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Machinery Machinery
by Abigail George
2010-09-29 08:04:27
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I believe in God now. This is what I know for sure. When I was in my teens He was irrelevant. Then one day I got sick, really sick. The illness (lithium toxicity) that had come silently out of nowhere (because I hadn’t been having regular blood tests) had made me slip into a coma for two weeks; then out of the blue I woke up one morning in the hospital. I couldn’t speak but I could see. I couldn’t walk. I was in a lot of pain. I was in ICU. I don’t remember a lot of that time only that estranged family came to visit. I can’t recollect conversations only that people who were never there for me before suddenly appeared at my bedside and they prayed for me. Now I believe in God and that He instructs my writing, my befuddled passion as I gather all the accumulations of my lifetime so far. He’s to be found in the reliable source of the generous details and as I experiment with the machinery of words. It is becoming more and more naturally to me now. Writing I’ve learnt does not only come with a spiralling intuition; it also comes with a unique spiritual awareness.

Unlikely stories

This transition of the streaming of words; gifted fragments from my mind to the page makes me feel like an ancient fossil steeped, enriched with history. It leaves me drowning like the leaves spilling down a drain during a downpour. My writing promises a generation love and the calling of imagination; to journey gently on a river wide no matter what I was faced with; glass ceilings, brick walls, floods in reality and floods that were surreal, Dadaist, swirling in my head spaces, surfaces of pools that were both telling of rings and circles of my inherent moods and reflections, the inner spaces of wings of birds that promised new beginnings and secrets.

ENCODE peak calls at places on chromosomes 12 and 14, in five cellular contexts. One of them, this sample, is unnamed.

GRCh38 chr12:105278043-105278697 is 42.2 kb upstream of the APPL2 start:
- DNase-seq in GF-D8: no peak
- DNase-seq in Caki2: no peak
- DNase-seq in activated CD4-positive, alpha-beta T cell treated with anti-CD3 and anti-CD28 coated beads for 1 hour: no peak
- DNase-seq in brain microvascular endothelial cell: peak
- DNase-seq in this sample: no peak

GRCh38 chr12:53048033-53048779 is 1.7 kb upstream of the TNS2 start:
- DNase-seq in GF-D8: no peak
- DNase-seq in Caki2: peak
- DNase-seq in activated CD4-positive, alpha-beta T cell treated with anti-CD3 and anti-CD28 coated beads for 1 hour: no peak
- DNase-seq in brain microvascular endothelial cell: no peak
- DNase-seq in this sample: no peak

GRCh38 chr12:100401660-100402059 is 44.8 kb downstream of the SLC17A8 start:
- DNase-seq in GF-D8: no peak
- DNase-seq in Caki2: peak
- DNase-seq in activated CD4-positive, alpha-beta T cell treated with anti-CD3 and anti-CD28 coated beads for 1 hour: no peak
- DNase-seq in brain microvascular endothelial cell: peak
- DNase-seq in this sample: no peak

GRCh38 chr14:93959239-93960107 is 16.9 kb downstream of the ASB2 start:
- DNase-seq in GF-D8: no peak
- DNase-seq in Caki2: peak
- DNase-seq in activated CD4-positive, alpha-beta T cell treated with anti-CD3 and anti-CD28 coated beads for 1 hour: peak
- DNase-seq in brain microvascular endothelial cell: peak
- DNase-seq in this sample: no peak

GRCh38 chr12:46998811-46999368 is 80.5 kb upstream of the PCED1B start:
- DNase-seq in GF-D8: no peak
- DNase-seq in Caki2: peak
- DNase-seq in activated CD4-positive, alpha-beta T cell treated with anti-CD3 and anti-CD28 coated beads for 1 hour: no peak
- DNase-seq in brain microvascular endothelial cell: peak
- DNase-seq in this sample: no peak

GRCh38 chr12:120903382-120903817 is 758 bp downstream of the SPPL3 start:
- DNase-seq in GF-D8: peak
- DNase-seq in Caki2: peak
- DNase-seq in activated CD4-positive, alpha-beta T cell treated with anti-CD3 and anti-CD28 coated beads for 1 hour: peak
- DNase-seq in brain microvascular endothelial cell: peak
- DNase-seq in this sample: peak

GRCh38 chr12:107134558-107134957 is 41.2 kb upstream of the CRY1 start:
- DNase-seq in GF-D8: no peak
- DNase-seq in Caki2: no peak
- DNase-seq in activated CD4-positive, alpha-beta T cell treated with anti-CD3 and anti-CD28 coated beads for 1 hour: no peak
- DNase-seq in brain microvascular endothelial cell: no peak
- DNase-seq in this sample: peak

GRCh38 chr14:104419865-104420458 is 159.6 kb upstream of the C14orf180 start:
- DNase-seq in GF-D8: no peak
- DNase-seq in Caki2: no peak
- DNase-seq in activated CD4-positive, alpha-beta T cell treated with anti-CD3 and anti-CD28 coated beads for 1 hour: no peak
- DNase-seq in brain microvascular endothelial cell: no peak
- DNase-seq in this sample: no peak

My first stories when I began to write when I was a girl, a child were stories of love; the romantic love that my parents did not give up in our presence as children so I imagined it into reality like Barbara Cartland did in her pink mansion; I imagined it into truth and tricked myself into believing that love was something real; that you could reach out and touch like a gift. I’ve never believed in Valentine’s. Perhaps this was my parents’ fault.

What does love mean to me then? An embrace, a kiss, winter rain here again, haiku, leaves softly whispering on the ground, words, words and more words, the terminal at the airport. It is all suspended in mid-air for me like machinery. How much does it take to love? I’ve realised it is the very essence of your soul, of your being, much of what it takes to write; this is the image that I have of love in my imagination.

Bible school